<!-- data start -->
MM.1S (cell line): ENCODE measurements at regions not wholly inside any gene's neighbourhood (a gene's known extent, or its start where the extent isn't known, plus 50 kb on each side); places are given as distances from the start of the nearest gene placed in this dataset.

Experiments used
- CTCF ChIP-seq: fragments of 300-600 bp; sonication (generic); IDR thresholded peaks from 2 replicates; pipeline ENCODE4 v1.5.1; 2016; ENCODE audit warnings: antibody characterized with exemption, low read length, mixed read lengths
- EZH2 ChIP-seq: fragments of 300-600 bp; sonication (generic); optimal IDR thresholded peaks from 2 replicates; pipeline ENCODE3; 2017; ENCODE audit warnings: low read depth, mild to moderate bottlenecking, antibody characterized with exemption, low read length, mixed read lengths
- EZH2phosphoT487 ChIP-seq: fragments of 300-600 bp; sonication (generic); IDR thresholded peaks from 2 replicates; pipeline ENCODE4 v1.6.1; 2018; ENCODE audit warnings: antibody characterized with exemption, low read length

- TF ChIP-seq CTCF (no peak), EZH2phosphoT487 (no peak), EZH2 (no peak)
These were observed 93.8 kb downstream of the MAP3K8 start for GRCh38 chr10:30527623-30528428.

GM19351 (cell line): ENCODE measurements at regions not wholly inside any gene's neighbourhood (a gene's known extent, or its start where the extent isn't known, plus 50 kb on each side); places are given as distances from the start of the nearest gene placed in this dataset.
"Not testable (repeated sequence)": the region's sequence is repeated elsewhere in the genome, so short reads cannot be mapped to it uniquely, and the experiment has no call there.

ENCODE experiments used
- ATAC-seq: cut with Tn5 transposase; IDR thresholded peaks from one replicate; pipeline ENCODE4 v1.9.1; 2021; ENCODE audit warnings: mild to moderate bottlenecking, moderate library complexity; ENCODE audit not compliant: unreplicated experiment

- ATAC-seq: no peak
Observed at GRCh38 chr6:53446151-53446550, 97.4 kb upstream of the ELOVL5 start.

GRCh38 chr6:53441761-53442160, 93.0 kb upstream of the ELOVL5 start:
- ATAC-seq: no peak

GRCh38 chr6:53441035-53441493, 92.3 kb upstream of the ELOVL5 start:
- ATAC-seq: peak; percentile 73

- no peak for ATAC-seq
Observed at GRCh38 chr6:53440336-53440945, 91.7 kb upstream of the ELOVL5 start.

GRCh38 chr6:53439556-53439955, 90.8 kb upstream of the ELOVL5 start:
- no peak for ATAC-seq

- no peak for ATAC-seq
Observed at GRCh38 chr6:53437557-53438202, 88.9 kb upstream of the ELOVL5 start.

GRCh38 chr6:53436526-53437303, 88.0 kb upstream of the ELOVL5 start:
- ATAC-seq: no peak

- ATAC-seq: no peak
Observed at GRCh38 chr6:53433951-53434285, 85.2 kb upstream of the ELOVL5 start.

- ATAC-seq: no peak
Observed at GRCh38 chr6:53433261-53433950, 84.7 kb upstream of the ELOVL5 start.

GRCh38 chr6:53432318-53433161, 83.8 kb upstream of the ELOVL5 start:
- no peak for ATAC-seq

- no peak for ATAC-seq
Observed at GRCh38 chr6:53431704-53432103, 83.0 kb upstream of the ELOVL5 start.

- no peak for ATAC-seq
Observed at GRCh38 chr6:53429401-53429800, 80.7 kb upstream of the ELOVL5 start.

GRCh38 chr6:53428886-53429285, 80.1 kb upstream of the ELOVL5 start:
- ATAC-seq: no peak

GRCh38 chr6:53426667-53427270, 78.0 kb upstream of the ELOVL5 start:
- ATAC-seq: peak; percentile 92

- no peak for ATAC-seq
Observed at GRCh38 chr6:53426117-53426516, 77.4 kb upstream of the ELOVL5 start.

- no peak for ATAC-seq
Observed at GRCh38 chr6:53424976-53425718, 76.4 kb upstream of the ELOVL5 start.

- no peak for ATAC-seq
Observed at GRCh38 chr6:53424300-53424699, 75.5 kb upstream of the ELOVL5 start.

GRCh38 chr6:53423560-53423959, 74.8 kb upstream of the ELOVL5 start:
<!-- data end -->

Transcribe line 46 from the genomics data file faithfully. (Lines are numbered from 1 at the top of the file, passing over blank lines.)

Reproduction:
GRCh38 chr6:53423560-53423959, 74.8 kb upstream of the ELOVL5 start: